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Tuesday, 3 September, 2002, 16:53 GMT 17:53 UK
Steel pensions strike escalates
Caparo steel company logo and welders
Hundreds of steelworkers in Wales and England are to step up their industrial action over pension rights.

Workers at Caparo steelworks in Wrexham, Tredegar and Scunthorpe have been striking for one day a week over the firm's decision in July to close its final salary pension scheme.

The 340 Caparo employees are the first in the UK to take strike action to protect their pension rights.

ISTC union logo
The ISTC balloted members on action

A fourth one-day strike will be held on Wednesday and further industrial action will be carried out later this month after the latest management offer was rejected.

Caparo employees are planning to hand in a protest petition at 10 Downing Street on Wednesday, calling on the UK Government to change the law to safeguard workers' pensions rights.

The ISTC union claims its members would be 25% worse off when they retired under the management proposals.

Workers staged their first walk-out in July at the three steel factories owned by Labour peer Lord Paul.

Loyal, hard-working employees have shown they are not prepared to be walked over

Eddie Lynch

The ISTC union, which represents steel and metal workers, claims that 340 workers had taken part in the stoppages.

Caparo employs 2,000 workers in 20 plants and offices in the UK.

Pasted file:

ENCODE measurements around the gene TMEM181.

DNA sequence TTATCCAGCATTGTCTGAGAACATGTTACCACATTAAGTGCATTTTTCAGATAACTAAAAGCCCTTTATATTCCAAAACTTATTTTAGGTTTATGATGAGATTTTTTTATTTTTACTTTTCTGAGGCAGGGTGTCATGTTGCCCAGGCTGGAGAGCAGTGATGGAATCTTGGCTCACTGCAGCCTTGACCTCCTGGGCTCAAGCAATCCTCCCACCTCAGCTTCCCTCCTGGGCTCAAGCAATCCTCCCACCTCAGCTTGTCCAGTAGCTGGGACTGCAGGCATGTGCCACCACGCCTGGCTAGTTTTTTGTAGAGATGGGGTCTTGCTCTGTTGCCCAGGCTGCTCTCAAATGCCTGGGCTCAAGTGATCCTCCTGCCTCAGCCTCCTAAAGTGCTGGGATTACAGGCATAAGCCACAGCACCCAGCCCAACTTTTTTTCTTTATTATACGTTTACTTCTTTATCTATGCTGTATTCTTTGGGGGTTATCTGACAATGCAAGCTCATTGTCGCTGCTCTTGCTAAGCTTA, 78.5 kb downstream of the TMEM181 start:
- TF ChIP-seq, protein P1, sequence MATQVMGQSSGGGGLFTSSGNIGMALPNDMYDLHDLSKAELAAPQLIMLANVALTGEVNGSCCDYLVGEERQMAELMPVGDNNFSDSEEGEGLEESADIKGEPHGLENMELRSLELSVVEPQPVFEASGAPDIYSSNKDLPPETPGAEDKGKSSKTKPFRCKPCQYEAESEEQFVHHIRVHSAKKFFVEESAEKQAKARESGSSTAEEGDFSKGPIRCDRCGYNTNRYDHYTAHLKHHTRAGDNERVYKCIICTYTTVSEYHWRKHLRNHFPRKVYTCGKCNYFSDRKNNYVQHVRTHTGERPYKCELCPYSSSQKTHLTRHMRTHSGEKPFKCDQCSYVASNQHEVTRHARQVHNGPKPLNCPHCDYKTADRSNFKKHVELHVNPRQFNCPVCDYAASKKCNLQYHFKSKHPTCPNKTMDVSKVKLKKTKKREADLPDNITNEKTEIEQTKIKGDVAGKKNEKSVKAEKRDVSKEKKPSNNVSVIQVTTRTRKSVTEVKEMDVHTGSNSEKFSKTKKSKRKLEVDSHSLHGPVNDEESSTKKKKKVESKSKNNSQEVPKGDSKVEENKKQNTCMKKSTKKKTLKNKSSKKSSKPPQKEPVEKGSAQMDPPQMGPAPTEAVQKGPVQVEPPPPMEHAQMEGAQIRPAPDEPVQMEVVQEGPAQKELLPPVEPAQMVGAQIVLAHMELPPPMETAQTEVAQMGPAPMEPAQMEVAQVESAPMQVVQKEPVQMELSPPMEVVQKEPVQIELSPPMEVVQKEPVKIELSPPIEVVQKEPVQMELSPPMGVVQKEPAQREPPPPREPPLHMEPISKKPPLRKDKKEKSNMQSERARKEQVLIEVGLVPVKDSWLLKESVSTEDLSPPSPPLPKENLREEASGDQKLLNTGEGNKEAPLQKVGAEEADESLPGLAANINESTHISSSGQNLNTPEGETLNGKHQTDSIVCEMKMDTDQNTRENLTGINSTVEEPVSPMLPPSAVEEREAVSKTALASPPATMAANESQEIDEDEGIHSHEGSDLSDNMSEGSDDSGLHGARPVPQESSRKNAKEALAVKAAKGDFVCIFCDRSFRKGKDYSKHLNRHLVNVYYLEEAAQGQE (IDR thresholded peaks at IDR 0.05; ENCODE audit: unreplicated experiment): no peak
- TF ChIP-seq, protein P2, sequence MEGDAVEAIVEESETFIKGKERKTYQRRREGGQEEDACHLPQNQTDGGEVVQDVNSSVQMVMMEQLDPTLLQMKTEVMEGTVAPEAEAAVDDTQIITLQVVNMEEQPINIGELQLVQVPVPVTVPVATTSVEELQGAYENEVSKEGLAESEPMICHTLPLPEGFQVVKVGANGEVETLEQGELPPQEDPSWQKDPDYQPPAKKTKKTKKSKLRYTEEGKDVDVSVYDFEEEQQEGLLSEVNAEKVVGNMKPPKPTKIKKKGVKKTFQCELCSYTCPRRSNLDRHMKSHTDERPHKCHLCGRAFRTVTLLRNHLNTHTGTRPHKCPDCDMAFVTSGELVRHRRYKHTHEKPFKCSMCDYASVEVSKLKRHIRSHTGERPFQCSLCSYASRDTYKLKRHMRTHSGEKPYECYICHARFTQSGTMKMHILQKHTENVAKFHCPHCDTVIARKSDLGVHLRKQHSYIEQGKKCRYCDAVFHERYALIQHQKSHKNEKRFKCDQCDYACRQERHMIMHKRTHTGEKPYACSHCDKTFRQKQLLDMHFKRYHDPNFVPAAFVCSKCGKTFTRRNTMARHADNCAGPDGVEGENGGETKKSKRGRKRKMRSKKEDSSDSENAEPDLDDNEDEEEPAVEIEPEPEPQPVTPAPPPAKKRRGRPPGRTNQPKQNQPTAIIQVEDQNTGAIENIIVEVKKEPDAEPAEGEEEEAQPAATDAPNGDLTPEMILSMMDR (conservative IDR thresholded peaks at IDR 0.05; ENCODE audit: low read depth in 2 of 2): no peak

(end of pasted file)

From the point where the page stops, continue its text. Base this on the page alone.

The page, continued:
In recent weeks, ISTC members at the plants had been operating an over-time ban and working to rule.

Security in retirement

Eddie Lynch, assistant general secretary of the ISTC union, said: "Loyal, hard-working employees have shown they are not prepared to be walked over and have their right to security in retirement taken away."

Earlier in the dispute, Angad Paul, Caparo director, told BBC News Online the company had been "exceptionally co-operative" in negotiations with the ISTC union.

He added Caparo was still looking at all the options - including the possible re-opening of the company final salary scheme.

Pension shortfall

Caparo is the latest in a long line of companies to announce the closure of its employee final salary pension scheme.

They guarantee members a pension income based on number of years of service and salary when the employee leaves the company.

Many schemes have seen their funds shrink as a result of stock market falls.

In such cases, firms face the possibility of having to make up any shortfall between the assets of the final salary scheme and the benefits promised to members.

In many cases, this risk has persuaded companies to close down final salary schemes and switch to money-purchase schemes where the employee bears most of the risk.

 WATCH/LISTEN
 ON THIS STORY
The BBC's Sarah Lockett
"A raft of employers... are trying to reduce their pension commitments"
Brendan Barber, Deputy Gen Secretary of the TUC
"We need to see employers accepting their responsibility in this field"

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28 Jun 02 | Business
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